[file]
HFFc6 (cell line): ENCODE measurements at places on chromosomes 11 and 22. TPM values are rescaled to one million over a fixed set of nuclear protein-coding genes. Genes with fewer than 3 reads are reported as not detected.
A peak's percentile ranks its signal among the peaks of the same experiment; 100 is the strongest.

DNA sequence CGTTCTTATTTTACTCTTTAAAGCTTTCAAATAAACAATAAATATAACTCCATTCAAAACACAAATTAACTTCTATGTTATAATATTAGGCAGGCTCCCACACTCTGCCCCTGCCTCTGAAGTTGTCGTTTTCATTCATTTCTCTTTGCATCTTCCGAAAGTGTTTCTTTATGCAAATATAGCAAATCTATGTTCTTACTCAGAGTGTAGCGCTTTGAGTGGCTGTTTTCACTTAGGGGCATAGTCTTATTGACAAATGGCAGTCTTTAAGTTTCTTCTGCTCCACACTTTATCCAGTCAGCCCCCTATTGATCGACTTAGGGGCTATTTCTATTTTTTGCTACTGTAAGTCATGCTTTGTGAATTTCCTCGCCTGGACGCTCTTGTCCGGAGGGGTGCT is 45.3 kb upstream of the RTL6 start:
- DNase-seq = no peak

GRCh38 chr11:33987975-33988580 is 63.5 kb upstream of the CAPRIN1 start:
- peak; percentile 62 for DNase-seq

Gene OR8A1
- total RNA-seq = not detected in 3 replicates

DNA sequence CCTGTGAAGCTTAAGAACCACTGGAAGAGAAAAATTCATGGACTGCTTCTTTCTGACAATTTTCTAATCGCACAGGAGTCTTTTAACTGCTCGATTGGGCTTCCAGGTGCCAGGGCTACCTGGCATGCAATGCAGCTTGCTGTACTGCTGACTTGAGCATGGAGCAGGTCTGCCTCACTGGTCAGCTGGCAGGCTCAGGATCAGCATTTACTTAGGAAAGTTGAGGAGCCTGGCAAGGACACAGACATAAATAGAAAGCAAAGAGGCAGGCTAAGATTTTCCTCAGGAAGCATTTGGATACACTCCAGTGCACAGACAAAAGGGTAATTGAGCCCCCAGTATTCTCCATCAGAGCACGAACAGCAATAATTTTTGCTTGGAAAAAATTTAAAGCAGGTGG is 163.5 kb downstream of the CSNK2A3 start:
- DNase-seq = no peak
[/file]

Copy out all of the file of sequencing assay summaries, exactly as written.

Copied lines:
HFFc6 (cell line): ENCODE measurements at places on chromosomes 11 and 22. TPM values are rescaled to one million over a fixed set of nuclear protein-coding genes. Genes with fewer than 3 reads are reported as not detected.
A peak's percentile ranks its signal among the peaks of the same experiment; 100 is the strongest.

DNA sequence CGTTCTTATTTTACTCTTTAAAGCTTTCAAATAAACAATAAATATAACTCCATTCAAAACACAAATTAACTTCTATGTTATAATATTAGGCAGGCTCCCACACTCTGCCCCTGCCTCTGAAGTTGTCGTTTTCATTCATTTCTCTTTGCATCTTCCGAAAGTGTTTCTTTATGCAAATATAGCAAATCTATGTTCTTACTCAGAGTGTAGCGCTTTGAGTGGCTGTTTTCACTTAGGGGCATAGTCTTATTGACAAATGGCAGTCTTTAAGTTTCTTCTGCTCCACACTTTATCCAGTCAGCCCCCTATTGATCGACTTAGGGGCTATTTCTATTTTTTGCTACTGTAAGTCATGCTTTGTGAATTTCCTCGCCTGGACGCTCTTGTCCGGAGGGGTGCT is 45.3 kb upstream of the RTL6 start:
- DNase-seq = no peak

GRCh38 chr11:33987975-33988580 is 63.5 kb upstream of the CAPRIN1 start:
- peak; percentile 62 for DNase-seq

Gene OR8A1
- total RNA-seq = not detected in 3 replicates

DNA sequence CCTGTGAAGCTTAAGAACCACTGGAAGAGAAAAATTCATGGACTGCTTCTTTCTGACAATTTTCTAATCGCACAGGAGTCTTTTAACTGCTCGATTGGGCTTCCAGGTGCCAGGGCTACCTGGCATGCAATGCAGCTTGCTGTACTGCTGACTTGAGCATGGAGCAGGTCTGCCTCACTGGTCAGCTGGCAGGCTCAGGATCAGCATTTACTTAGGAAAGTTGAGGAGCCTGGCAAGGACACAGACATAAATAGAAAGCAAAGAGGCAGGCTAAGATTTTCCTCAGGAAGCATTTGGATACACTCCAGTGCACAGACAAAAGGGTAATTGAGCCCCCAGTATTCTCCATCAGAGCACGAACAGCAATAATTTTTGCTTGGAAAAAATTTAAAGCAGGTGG is 163.5 kb downstream of the CSNK2A3 start:
- DNase-seq = no peak